Ah, another game, another loss for Neil Warnock’s Cardiff City. This time, it was a game we could’ve won. A game that many were labeling a must-win, despite it only being the end of September.
It’s important to remember that Burnley are a side that finished 7th last season and qualified for Europe. They’re no pushovers and there was no suggestion that this was a game Cardiff could easily win.
There was, however, a feeling that it was a game Cardiff could get something out of. After playing three of the league’s best sides in the last month, Cardiff’s season started here, or so it felt.
After the match, Neil Warnock commented that he ‘hasn’t got a clue’ how to stop Cardiff looking so vulnerable at the back. Here’s hoping our analysis can help him out…
Neil Warnock made a few unexpected changes for this match, with Sol Bamba, Callum Paterson, Kenneth Zohore and Josh Murphy all coming into the side.
Those changes saw Cardiff line-up in a 4-4-1-1 system, which seemed to suit the players a lot more.
#CARBUR team news!
— Cardiff City FC (@CardiffCityFC) September 30, 2018
Burnley lined up in their traditional 4-4-2 system, with Matej Vydra partnering Sam Vokes up front. Aaron Lennon and Guðmundsson played on the flanks, while Joe Hart kept his place in goal.
— Burnley FC (@BurnleyOfficial) September 30, 2018
What the stats say
It was a meeting of two similar styles at the Cardiff City Stadium, much to Craig Bellamy’s dismay. Both sides favoured the long-ball, which is evidenced by both teams achieving around 60% pass completion, a poor percentage by top flight standards.
The stats suggest that Cardiff were the more dominant of the two sides, winning 67 aerial duels, having more possession and taking 16 more shots than Burnley.
City lack the cutting edge
With 19 shots in Sunday’s clash, many may think that Cardiff City deserved to win the game. They tested the goal 19 times, right?
Well, not quite. You see, shots doesn’t always equal chances. City only hit the target 5 times, meaning it was a relatively comfortable afternoon for former England international Joe Hart.
The Burnley stopper may have won man of the match, but looking at the stats, he only had to make three saves and win two aerial duels.
19 attempts on goal should not be applauded, instead it should raise concern that Cardiff have no creativity, cutting edge or ideas in the final third.
Far too often, Cardiff players were guilty of taking pop-shots from distance, with no real chance of scoring. Josh Murphy, Callum Paterson and Victor Camarasa were all guilty of this at times.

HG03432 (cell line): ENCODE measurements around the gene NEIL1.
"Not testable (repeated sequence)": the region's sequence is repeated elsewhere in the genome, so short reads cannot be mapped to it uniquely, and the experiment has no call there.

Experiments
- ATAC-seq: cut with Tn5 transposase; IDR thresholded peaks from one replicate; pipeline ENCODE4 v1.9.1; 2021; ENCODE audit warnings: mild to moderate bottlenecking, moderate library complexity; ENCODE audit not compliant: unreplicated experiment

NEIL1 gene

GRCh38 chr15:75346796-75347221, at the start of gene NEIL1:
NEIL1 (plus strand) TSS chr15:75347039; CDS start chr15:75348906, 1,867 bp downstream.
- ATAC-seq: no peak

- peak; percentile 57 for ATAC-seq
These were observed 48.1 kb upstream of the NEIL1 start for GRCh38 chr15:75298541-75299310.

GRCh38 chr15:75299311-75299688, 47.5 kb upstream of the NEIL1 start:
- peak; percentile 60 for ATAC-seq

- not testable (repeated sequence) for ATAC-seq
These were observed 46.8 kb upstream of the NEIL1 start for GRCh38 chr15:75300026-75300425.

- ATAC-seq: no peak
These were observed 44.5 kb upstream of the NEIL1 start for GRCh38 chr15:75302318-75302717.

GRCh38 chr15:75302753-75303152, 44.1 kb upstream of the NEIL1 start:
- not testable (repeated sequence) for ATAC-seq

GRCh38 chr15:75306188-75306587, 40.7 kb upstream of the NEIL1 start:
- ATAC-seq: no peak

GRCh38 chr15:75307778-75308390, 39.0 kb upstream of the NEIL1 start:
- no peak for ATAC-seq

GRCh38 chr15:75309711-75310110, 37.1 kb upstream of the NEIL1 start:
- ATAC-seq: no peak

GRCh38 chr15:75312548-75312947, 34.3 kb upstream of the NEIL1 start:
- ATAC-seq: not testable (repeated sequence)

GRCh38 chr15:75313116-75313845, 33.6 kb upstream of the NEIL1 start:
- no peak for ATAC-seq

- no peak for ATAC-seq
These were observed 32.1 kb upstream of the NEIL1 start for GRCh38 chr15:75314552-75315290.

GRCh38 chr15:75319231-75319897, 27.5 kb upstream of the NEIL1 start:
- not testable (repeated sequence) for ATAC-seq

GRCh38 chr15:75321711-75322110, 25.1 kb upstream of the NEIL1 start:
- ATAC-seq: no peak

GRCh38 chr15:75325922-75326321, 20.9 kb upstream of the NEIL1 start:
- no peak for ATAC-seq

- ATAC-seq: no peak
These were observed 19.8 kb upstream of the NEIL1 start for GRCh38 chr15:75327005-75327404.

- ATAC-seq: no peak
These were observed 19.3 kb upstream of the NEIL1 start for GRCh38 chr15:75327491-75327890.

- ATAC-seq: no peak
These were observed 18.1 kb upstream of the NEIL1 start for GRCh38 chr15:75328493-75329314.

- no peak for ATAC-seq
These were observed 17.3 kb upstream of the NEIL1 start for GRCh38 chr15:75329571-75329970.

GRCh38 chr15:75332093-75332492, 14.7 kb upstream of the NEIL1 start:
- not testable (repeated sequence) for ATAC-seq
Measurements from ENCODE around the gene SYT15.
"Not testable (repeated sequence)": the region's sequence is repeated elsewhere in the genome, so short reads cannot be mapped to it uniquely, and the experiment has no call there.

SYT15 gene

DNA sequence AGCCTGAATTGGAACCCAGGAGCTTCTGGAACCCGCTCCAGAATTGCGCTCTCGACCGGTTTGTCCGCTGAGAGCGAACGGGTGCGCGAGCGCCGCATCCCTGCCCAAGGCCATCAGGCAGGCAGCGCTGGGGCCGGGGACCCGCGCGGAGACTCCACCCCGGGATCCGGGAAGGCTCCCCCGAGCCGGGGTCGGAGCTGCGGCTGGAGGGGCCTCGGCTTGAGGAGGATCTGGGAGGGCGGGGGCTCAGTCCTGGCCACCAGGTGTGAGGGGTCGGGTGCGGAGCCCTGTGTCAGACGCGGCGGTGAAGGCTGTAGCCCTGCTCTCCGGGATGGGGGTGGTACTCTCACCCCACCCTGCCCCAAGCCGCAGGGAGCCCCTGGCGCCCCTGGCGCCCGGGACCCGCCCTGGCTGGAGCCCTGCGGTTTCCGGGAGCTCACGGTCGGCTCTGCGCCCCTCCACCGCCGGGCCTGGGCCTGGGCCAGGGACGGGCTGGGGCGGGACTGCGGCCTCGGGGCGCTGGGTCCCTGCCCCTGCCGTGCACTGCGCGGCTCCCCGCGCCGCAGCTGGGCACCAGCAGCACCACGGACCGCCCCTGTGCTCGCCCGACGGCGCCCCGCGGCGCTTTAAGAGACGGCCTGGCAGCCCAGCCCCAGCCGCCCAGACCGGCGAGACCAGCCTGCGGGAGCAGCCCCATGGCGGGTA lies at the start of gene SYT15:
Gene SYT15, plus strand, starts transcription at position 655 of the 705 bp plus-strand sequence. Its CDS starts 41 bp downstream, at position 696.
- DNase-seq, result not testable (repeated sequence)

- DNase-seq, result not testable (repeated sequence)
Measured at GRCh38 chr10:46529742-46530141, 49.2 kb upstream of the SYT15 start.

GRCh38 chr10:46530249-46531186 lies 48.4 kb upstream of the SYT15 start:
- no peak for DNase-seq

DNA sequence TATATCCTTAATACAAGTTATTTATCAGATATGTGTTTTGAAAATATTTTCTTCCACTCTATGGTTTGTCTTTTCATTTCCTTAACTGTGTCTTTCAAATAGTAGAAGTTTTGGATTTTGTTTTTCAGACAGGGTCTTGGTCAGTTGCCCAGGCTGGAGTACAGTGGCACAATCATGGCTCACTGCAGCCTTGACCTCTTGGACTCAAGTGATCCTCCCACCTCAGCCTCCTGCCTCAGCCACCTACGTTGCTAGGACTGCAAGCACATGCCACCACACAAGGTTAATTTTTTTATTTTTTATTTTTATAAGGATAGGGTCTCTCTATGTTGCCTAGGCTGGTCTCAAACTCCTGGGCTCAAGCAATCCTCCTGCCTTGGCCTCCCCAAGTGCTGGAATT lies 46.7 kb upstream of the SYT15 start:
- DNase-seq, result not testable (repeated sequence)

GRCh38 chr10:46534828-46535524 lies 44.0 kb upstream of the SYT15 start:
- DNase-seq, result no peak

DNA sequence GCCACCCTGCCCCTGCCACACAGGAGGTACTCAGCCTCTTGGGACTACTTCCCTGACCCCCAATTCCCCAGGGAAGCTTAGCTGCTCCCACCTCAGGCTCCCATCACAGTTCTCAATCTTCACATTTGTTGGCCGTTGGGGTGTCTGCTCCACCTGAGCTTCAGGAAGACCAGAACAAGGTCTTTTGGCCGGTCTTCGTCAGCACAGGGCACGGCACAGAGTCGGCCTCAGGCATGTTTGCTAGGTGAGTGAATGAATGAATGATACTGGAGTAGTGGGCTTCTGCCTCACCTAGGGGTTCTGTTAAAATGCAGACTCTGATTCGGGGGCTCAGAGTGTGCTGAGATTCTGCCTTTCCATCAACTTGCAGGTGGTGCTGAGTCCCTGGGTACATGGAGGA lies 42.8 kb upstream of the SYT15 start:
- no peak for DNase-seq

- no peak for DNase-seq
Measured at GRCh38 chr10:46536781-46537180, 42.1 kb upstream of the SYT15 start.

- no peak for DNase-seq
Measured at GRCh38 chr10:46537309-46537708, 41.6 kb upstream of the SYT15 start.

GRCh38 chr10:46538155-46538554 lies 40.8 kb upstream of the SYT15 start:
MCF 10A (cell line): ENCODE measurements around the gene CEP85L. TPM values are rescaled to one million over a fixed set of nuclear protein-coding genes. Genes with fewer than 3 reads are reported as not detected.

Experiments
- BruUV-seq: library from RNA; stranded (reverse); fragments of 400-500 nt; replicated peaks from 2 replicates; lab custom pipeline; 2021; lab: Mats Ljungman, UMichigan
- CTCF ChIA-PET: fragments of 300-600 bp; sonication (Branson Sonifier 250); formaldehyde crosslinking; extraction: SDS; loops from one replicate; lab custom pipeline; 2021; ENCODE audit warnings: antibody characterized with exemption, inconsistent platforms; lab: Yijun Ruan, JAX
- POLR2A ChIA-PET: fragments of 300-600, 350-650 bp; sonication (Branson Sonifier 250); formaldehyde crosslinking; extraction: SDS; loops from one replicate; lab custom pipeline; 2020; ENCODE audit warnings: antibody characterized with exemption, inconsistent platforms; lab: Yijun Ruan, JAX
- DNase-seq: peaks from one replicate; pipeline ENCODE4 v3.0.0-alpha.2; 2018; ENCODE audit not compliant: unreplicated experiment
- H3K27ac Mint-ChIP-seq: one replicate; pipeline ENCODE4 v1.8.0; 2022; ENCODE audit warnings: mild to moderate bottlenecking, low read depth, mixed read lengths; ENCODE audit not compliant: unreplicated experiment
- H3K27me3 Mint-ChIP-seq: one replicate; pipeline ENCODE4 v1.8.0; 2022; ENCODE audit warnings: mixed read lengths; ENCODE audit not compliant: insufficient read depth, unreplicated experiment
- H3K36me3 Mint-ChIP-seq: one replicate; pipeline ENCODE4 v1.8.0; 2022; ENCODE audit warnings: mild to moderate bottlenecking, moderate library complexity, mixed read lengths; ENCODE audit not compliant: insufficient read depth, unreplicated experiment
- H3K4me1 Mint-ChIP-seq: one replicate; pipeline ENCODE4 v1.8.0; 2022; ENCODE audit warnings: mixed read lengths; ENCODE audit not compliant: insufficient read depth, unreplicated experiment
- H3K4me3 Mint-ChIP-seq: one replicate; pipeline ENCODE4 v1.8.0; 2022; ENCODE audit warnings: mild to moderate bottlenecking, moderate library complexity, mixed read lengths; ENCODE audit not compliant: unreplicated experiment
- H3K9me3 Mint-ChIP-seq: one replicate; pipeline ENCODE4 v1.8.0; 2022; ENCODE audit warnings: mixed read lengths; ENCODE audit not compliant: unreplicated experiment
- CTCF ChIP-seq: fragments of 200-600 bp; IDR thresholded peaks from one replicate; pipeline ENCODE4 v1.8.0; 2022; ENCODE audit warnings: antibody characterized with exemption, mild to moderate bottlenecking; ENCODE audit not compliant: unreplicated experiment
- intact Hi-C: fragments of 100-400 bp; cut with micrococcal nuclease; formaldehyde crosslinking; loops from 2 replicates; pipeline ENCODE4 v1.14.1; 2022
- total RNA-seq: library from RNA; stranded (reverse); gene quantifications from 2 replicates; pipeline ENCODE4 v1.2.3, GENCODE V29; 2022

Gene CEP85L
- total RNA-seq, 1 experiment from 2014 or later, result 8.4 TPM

Last season, one of Cardiff’s biggest strengths was their ability to defend well and keep clean sheets. They had one of the Championship’s best defensive records and many were confident that the defence would be able to step up to the Premier League.
Far too often on Sunday, though, Cardiff’s defence was naive and would get caught ball watching. For the first Burnley goal, this was the case. Five players are drawn to the ball, leaving a 3v2 situation in the box once the ball is actually delivered.
Greg Cunningham, the man on the far post, is beaten far too easily in the air by Jóhann Berg Guðmundsson. Cunningham is caught ball watching and isn’t quite aware of how close Guðmundsson is to him. The Irishman doesn’t put enough pressure on the Icelandic winger and it is an easy finish for the Burnley man.
Bruno Manga should be applauded
Quite how Bruno Manga is being questioned at right-back is beyond me. First of all, the Gabon international is a centre-back and probably hates playing at right-back. Secondly, he should be applauded for the way he got forward all game on Sunday.
It’s no easy thing to play right-back and try to get up and down that flank in support of the attack, without neglecting your defensive duties, but Manga did just that.
It was this endeavor that created Cardiff’s goal. Manga, at right-back, received the ball and looked forward to Victor Camarasa. Manga then continued his run, making a run in-field beyond Camarasa. The Spaniard played the ball through to Manga, who cut it back for Josh Murphy (on the edge of the box here) to strike home.
Not bad for a big centre-half and he was much more of an attacking threat that Cunningham on the left.
Missing anchor man leaves holes in City’s midfield
With Cardiff’s defence already coming under scrutiny for their vulnerability, their cause has not been aided in recent weeks by the absence of an anchor man sitting in front of them.
It’s a role Warnock deployed often last year, be it Aron Gunnarsson, Marko Grujic or Craig Bryson. This year, though, Warnock seems to have abandoned this and it’s resulted in a lot of space for opposition midfielders to take advantage of.
Burnley’s winner is a classic example of this. With Cardiff’s midfield overrun, there is an abundance of space for the ball carrier to push forward into.
As the move progresses, central midfielders Harry Arter and Joe Ralls are drawn towards the ball, meaning that Cardiff’s central defenders are occupied by three Burnley players. Left-back Greg Cunningham is drawn into the centre to help them out.
As we watch on a bit further, it’s three on three in the Cardiff box. Sam Vokes gets the better of Greg Cunningham and slots past Neil Etheridge.
While Bamba and Cunningham did not cover themselves in glory here, it’s important to note the sheer lack of protection Cardiff’s defenders are receiving.
If Neil Warnock wants to fix Cardiff’s vulnerability, he needs to offer the back-line more protection and get an anchor man in front of that defence.
Scott is a lifelong Cardiff City fan and freelance football writer. Scott hosts the VFTN podcast.